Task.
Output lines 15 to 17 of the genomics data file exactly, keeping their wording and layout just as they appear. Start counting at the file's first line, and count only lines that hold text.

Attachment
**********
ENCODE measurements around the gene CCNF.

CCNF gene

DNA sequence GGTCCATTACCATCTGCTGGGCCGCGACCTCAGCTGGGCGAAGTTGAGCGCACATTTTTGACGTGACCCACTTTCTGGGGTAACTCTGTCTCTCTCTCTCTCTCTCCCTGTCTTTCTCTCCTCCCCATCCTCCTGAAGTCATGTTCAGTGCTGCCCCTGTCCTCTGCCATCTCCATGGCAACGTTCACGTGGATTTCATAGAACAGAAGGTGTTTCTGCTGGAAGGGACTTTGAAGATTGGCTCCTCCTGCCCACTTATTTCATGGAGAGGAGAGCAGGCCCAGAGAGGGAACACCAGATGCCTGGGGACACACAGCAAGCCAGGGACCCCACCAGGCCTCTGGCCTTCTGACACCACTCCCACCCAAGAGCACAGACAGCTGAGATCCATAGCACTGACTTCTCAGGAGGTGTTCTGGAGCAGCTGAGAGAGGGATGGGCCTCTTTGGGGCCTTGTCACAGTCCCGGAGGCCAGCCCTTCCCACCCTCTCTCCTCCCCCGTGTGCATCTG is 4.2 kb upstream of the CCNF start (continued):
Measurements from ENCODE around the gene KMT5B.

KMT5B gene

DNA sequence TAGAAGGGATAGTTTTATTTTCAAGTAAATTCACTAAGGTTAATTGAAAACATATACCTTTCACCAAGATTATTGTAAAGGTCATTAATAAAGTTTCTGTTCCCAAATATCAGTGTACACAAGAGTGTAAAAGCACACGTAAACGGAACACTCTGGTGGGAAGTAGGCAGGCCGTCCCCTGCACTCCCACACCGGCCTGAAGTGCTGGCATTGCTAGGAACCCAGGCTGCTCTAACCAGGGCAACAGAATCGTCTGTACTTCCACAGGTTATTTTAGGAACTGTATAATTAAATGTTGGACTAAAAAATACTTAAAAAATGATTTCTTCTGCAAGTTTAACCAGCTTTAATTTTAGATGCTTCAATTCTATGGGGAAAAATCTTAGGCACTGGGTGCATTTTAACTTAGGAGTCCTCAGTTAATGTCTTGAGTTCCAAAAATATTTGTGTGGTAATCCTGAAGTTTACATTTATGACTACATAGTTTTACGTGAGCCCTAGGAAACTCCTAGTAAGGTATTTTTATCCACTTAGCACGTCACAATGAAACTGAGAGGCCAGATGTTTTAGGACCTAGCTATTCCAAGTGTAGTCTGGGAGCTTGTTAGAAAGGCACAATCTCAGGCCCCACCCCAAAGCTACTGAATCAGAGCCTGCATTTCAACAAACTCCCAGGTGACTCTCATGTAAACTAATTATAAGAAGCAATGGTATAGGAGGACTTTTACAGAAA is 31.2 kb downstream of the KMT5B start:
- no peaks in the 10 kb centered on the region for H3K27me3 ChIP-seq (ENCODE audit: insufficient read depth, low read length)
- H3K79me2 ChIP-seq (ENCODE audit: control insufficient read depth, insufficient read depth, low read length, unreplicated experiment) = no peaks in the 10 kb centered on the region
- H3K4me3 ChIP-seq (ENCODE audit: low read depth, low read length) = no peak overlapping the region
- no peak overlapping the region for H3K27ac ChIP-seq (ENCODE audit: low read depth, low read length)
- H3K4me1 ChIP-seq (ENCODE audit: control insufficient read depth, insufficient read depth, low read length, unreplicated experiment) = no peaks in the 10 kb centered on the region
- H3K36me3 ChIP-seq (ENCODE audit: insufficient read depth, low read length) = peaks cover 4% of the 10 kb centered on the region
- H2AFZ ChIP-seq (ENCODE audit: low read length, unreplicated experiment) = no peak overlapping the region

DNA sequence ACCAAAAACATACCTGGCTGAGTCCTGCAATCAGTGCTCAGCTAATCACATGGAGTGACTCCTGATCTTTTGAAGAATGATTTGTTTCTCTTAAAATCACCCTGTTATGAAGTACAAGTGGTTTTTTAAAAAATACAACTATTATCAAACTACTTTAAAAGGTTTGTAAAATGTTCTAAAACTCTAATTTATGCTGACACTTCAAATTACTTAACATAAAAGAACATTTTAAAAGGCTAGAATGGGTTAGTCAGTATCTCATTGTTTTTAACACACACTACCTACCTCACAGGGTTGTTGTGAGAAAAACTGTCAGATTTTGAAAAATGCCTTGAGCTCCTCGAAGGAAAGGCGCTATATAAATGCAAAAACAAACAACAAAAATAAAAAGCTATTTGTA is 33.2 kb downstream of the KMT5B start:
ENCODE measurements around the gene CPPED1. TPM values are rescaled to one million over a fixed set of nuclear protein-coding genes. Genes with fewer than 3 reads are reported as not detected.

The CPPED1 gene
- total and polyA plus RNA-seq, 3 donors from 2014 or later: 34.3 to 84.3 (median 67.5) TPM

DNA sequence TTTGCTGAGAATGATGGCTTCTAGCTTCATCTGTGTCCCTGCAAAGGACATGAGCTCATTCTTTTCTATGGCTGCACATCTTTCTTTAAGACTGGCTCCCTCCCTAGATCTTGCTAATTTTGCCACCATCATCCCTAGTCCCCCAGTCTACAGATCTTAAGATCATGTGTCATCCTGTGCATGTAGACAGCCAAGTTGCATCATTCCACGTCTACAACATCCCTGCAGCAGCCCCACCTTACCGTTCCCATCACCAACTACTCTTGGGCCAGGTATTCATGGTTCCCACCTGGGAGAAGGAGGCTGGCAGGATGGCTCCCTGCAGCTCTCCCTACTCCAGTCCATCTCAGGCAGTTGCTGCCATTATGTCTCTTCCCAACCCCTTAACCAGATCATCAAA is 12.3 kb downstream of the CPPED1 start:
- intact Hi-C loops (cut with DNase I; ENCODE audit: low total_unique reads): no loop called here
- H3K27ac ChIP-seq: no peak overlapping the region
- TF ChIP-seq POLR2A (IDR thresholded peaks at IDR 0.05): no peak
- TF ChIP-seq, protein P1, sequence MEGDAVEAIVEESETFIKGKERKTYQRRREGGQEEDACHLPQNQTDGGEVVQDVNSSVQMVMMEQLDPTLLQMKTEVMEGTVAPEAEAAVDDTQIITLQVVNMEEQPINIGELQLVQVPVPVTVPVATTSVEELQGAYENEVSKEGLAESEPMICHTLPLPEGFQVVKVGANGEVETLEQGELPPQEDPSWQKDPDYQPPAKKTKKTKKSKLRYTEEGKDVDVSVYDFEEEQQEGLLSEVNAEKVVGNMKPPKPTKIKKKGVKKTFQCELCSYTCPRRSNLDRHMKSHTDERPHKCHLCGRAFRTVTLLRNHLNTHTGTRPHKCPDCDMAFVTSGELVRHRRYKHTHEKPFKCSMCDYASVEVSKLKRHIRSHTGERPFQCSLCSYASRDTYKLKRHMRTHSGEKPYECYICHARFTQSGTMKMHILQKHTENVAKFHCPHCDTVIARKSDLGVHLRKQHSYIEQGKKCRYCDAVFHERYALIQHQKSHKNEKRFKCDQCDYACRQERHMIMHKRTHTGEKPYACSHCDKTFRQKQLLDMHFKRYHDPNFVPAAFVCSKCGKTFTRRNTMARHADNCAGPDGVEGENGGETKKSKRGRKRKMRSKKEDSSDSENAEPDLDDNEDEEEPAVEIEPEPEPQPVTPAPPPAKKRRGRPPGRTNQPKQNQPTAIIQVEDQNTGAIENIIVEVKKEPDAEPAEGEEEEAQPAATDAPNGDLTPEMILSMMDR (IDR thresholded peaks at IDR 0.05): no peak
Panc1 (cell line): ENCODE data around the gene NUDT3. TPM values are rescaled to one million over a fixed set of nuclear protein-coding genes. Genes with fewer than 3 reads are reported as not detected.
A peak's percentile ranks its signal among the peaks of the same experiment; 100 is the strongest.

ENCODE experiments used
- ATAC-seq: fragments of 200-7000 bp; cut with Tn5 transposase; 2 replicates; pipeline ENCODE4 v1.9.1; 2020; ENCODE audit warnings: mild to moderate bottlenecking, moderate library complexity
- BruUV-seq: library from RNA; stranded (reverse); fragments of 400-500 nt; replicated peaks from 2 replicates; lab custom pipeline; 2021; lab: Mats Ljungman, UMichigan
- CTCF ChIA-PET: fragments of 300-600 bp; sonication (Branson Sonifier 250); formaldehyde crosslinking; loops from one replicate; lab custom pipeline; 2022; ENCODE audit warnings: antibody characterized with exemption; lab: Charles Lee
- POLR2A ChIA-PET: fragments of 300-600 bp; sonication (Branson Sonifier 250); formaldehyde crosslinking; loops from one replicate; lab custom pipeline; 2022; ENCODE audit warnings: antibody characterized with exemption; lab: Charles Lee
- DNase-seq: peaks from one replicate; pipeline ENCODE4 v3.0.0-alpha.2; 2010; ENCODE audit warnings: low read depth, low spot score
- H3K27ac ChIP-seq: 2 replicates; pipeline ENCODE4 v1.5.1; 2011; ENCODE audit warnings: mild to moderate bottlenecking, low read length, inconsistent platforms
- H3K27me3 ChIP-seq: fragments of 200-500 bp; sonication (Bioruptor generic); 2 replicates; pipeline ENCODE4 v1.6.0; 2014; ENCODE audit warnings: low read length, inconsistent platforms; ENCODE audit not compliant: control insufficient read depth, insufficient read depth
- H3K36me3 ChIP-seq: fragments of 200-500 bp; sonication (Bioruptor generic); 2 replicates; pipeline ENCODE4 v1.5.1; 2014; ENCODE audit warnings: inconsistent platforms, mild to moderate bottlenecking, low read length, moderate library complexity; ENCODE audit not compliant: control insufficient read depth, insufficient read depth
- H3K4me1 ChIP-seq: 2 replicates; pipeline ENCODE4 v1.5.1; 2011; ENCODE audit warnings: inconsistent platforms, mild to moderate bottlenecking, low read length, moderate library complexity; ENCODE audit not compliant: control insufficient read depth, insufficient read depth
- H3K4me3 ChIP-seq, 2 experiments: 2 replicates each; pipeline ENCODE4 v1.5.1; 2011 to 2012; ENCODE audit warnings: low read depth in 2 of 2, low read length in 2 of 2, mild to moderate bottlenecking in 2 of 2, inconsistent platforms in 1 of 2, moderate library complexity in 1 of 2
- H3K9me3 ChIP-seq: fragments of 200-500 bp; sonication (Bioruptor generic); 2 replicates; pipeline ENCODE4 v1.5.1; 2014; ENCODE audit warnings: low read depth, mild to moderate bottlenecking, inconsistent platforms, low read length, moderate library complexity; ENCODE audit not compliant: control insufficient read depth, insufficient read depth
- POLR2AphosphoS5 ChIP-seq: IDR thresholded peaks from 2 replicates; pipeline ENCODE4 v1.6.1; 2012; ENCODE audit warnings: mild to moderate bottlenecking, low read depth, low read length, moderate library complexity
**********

ENCODE measurements around the gene CPPED1. TPM values are rescaled to one million over a fixed set of nuclear protein-coding genes. Genes with fewer than 3 reads are reported as not detected.

The CPPED1 gene
- total and polyA plus RNA-seq, 3 donors from 2014 or later: 34.3 to 84.3 (median 67.5) TPM